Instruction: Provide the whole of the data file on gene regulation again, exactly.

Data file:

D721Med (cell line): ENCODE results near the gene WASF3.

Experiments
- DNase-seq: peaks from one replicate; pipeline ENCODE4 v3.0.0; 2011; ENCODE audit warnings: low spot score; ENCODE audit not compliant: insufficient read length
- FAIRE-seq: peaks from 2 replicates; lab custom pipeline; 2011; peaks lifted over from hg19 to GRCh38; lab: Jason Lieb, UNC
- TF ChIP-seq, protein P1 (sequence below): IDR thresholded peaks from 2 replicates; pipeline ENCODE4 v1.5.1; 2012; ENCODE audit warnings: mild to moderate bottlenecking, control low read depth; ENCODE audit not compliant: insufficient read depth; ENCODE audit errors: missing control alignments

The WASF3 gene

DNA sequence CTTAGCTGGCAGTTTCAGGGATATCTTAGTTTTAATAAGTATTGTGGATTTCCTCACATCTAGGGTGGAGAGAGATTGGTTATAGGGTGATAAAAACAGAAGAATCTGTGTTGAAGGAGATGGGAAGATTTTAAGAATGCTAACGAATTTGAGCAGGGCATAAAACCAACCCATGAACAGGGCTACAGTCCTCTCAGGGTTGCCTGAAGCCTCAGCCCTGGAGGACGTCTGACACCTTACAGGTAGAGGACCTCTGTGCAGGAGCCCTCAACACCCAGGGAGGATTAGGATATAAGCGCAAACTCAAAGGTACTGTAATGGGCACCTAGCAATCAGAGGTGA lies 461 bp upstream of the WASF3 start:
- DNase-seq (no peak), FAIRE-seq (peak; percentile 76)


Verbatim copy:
D721Med (cell line): ENCODE results near the gene WASF3.

Experiments
- DNase-seq: peaks from one replicate; pipeline ENCODE4 v3.0.0; 2011; ENCODE audit warnings: low spot score; ENCODE audit not compliant: insufficient read length
- FAIRE-seq: peaks from 2 replicates; lab custom pipeline; 2011; peaks lifted over from hg19 to GRCh38; lab: Jason Lieb, UNC
- TF ChIP-seq, protein P1 (sequence below): IDR thresholded peaks from 2 replicates; pipeline ENCODE4 v1.5.1; 2012; ENCODE audit warnings: mild to moderate bottlenecking, control low read depth; ENCODE audit not compliant: insufficient read depth; ENCODE audit errors: missing control alignments

The WASF3 gene

DNA sequence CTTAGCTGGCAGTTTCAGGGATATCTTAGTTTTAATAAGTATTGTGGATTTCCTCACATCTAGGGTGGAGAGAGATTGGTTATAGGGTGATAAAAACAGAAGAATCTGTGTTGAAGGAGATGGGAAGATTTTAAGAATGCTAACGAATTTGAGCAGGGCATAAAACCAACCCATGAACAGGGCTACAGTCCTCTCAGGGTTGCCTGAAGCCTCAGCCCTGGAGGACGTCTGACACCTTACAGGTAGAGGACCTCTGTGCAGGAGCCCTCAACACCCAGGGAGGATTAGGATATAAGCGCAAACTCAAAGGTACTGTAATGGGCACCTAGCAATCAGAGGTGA lies 461 bp upstream of the WASF3 start:
- DNase-seq (no peak), FAIRE-seq (peak; percentile 76)